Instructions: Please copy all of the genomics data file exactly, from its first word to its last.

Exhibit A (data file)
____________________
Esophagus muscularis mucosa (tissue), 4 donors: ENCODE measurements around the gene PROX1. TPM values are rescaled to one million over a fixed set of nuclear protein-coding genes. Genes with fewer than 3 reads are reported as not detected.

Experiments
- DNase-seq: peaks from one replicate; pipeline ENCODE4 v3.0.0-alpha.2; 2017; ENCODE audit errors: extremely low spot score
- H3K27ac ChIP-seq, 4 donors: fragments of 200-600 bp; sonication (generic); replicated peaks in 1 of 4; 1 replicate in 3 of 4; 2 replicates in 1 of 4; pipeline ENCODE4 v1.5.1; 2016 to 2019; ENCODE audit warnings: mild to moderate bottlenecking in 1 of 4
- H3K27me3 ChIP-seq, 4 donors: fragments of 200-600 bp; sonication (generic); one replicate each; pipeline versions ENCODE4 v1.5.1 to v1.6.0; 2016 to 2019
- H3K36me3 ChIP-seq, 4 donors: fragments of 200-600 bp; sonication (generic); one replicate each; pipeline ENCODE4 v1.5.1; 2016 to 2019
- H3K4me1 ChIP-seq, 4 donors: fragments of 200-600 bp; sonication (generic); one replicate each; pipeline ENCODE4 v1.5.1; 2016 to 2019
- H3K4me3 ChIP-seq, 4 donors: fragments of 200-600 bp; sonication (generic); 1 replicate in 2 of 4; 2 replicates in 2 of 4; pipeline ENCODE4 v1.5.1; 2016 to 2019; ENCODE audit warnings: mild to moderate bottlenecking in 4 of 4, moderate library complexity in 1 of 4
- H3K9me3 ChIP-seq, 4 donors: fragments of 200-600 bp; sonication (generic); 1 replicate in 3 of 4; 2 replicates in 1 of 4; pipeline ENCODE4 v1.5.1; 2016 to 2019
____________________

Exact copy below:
Esophagus muscularis mucosa (tissue), 4 donors: ENCODE measurements around the gene PROX1. TPM values are rescaled to one million over a fixed set of nuclear protein-coding genes. Genes with fewer than 3 reads are reported as not detected.

Experiments
- DNase-seq: peaks from one replicate; pipeline ENCODE4 v3.0.0-alpha.2; 2017; ENCODE audit errors: extremely low spot score
- H3K27ac ChIP-seq, 4 donors: fragments of 200-600 bp; sonication (generic); replicated peaks in 1 of 4; 1 replicate in 3 of 4; 2 replicates in 1 of 4; pipeline ENCODE4 v1.5.1; 2016 to 2019; ENCODE audit warnings: mild to moderate bottlenecking in 1 of 4
- H3K27me3 ChIP-seq, 4 donors: fragments of 200-600 bp; sonication (generic); one replicate each; pipeline versions ENCODE4 v1.5.1 to v1.6.0; 2016 to 2019
- H3K36me3 ChIP-seq, 4 donors: fragments of 200-600 bp; sonication (generic); one replicate each; pipeline ENCODE4 v1.5.1; 2016 to 2019
- H3K4me1 ChIP-seq, 4 donors: fragments of 200-600 bp; sonication (generic); one replicate each; pipeline ENCODE4 v1.5.1; 2016 to 2019
- H3K4me3 ChIP-seq, 4 donors: fragments of 200-600 bp; sonication (generic); 1 replicate in 2 of 4; 2 replicates in 2 of 4; pipeline ENCODE4 v1.5.1; 2016 to 2019; ENCODE audit warnings: mild to moderate bottlenecking in 4 of 4, moderate library complexity in 1 of 4
- H3K9me3 ChIP-seq, 4 donors: fragments of 200-600 bp; sonication (generic); 1 replicate in 3 of 4; 2 replicates in 1 of 4; pipeline ENCODE4 v1.5.1; 2016 to 2019